Brazil's president Michel Temer was allegedly secretly recorded discussing 'hush money' pay-offs to a jailed associate and colluding with a firm that sold rotten and diseased meat in Europe.
Alleged explosive recordings were presented to prosecutors as part of a plea bargain by Joesley and Wesley Batista, who run the country's shamed meat-packing firm JBS.
The company was accused in March of paying inspectors to overlook exports of meat which were rotten, had traces of salmonella or were even filled with products such as cardboard.
The release of the recording has sparked furious protests across the country, and outraged members of Brazil’s congress have called for Temer to step down.
President Temer, who took office in August last year after the impeachment of former president Dilma Rousseff, is accused of helping cover up JBS's crimes at the time of the scandal by assigning a trusted congressman to smooth over matters relating to the JBS allegations.
Ricardo Rocha Lourdes, the congressman, was later filmed receiving a suitcase filled with banknotes worth £122,000, sent by Joesley Batista, who owns JBS with his brother Wesley.
In another video, Temer is allegedly filmed telling Batista to continue paying a monthly bribe to Eduardo Cunha, former speaker of the lower house of the Brazilian Congress and lobbyist Lucio Funaro. Cunha is serving a 15-year jail sentence on corruption charges and Lucio is also serving a prison sentence. They were allegedly told to pay the pair money so they keep silent while in jail.
After Batista tells the president that he is paying the monthly hush money, Temer is reportedly heard saying in one of the recordings: "you have to keep doing this, ok?".
And in another secret recording, Brazilian senator Aecio Neves, the leader of president Temer's PSDB party, is apparently seen asking the meat firm owner for £500,000.
Brazil's Federal Police reportedly filmed the money being handed over to Neves' cousin, who deposited it into the bank account of congressman Zeze Perrella, also of the PSDB party.
In explosive revelations in Brazil's O Globo newspaper, the Batista brothers allegedly secretly recorded conversations with Brazil's president in March this year, as the rotten meat scandal broke.
Unknown to to him, the Batista brothers were already helping Brazil's Federal Police in a plea bargain in exchange for leniency.
Investigators tracked the serial numbers of bank notes and attached chips to bags used to deliver them, tracking more than £737,000 in bribes to jailed Congressman Eduardo Cunha just in April this year - allegedly authorised by President Temer.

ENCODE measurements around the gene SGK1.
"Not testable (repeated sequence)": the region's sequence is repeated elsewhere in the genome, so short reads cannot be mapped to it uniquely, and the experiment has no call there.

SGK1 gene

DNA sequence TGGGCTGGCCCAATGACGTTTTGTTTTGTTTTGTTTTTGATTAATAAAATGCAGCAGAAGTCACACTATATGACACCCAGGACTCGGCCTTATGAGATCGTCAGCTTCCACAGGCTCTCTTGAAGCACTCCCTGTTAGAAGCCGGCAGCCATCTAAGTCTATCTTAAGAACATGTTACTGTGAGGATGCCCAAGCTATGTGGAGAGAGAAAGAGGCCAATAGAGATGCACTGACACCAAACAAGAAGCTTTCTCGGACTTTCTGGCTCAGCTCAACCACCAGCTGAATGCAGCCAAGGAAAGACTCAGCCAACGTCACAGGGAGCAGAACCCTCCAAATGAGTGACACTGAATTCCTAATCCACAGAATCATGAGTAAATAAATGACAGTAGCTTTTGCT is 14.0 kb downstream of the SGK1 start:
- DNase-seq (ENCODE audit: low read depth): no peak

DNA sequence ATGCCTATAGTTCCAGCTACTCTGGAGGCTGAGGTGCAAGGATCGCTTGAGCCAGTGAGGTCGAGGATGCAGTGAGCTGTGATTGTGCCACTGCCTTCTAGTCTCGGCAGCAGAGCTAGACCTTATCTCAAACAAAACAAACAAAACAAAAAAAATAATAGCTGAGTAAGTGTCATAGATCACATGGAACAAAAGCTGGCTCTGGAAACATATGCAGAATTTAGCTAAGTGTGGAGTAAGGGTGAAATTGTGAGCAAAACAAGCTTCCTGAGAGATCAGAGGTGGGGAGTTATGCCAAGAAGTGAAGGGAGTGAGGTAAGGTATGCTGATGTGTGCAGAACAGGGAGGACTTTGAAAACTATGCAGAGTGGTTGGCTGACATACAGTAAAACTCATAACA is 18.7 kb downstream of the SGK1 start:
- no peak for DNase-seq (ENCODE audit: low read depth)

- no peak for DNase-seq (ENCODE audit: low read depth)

After the allegations were made public last night, the Brazilian chamber deputies and congress suspended sessions, with the president of the chamber of deputies, Rodrigo Maia, claiming the scandal "left them unable to do their work".
Brazilians later took to the streets in number of cities, with police using pepper spray against protesters outside parliament buildings in the capital Brasilia.
By 11pm, thousands of people had filled Sao Paulo's main thoroughfare, Avenida Paulista, demanding the impeachment of President Temer.
People held up banners that read: "It's over Temer! General elections. and Out Temer! Out reforms and General elections" and "
In a statement, the president's office said: "President Michel Temer never asked for payments to obtain the silence of former deputy Eduardo Cunha. He did not participate and did not authorize any movement in order to avoid delation or collaboration with the Justice by the ex-parliamentarian.
"The meeting with businessman Joesley Batista took place in early March at the Jaburu Palace, but there was nothing in the dialogue that would jeopardize the conduct of the President of the Republic.
"The president defends extensive and thorough investigation to investigate all the denunciations by the press, with the responsibility of those involved in any illegal acts that may be proven."
The statement confirmed that a meeting with a JBS executive had taken place in March but said "there was nothing in the dialogue that would compromise the President's conduct".
article, plus photos